Overview| USC 35.100 | USC 35.101 | USC 35.102 | USC 35.103 | USC 35.104 | USC 35.112
The Constitution of the United States gives Congress the power to enact laws relating to patents, in Article I, section 8, which reads Congress shall have power . . . to promote the progress of science and useful arts, by securing for limited times to authors and inventors the exclusive right to their respective writings and discoveries. Under this power Congress has from time to time enacted various laws relating to patents. The first patent law was enacted in 1790. The law now in effect is a general revision which was enacted July 19, 1952, and which came into effect January 1, 1953. It is codified in Title 35, United States Code.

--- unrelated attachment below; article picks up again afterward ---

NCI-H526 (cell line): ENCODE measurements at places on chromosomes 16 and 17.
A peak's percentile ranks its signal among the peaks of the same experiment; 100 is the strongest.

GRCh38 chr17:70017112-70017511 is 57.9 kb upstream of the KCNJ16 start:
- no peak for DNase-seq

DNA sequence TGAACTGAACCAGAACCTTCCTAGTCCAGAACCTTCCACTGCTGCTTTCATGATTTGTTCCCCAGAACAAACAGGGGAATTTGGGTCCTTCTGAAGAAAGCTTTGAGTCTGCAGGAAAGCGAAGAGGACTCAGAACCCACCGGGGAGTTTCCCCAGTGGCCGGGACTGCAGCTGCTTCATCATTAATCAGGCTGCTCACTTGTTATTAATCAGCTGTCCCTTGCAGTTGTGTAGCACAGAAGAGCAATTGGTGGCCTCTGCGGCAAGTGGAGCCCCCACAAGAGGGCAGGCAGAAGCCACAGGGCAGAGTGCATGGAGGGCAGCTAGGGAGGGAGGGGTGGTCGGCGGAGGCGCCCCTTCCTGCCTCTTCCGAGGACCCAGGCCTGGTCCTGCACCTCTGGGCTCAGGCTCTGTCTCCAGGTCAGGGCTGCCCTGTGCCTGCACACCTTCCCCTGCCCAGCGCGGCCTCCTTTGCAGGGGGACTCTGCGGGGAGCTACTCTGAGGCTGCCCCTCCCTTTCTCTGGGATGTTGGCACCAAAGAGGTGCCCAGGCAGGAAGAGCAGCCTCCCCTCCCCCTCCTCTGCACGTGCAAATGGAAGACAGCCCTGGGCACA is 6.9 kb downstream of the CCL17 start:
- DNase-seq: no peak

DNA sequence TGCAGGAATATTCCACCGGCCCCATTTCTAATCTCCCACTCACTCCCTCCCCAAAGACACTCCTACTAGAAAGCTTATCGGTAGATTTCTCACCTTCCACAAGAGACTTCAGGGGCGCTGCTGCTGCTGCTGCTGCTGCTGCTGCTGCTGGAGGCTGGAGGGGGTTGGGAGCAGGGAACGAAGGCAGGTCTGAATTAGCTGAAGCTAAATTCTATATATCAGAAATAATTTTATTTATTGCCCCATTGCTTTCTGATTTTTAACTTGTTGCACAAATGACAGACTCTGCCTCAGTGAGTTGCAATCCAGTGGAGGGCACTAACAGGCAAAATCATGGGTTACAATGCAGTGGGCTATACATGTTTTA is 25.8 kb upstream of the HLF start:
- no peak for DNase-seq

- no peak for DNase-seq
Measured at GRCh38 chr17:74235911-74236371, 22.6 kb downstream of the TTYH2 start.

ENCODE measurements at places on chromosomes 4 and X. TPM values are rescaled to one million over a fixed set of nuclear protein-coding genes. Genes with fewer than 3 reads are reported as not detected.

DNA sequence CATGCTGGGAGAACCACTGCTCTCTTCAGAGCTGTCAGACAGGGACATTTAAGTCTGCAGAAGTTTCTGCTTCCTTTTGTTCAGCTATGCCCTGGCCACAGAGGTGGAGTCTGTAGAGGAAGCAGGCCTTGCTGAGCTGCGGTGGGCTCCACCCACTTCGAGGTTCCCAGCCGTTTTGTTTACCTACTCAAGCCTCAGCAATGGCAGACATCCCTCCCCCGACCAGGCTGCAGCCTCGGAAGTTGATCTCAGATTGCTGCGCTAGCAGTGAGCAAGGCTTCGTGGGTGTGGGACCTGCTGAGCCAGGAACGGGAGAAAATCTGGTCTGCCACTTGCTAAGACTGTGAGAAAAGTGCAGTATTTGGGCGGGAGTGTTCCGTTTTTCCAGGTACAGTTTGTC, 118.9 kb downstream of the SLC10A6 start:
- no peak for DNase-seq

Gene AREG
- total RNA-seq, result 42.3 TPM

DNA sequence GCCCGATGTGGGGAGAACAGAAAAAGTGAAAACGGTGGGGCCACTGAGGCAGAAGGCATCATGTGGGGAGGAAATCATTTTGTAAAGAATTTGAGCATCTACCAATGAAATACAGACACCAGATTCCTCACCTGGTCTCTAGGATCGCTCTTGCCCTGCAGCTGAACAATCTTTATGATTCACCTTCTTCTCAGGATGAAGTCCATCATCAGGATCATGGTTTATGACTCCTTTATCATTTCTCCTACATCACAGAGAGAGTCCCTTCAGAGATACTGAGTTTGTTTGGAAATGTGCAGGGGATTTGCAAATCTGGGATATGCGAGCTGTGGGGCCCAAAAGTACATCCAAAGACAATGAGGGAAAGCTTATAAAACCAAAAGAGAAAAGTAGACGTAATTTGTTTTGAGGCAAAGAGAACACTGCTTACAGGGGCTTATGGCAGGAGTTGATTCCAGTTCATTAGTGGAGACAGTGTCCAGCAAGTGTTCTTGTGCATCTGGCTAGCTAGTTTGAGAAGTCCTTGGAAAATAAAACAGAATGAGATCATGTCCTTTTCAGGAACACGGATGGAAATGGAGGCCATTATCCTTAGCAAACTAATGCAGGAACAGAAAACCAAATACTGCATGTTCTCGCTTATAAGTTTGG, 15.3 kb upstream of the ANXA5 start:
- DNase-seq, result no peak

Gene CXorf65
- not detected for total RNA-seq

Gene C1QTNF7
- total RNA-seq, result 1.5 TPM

patent law specifies the subject matter for which a patent may be obtained
and the conditions for patentability. The law establishes the Patent
and Trademark Office to administer the law relating to the granting
of patents, and contains various other provisions relating to patents.
The main patent laws that everyone applying for a patent will necessarily encounter are as follows:
CHAPTER 10 - PATENTABILITY OF INVENTIONS
CHAPTER 11 - APPLICATION FOR PATENT
Home | About us | Why us | Services | Getting Started | Fees | IP Info | Links | FAQs | Disclaimers | Warranty | Contact us | Site Map
Bay Area Intellectual Property Group, LLC. © 2004, All Rights Reserved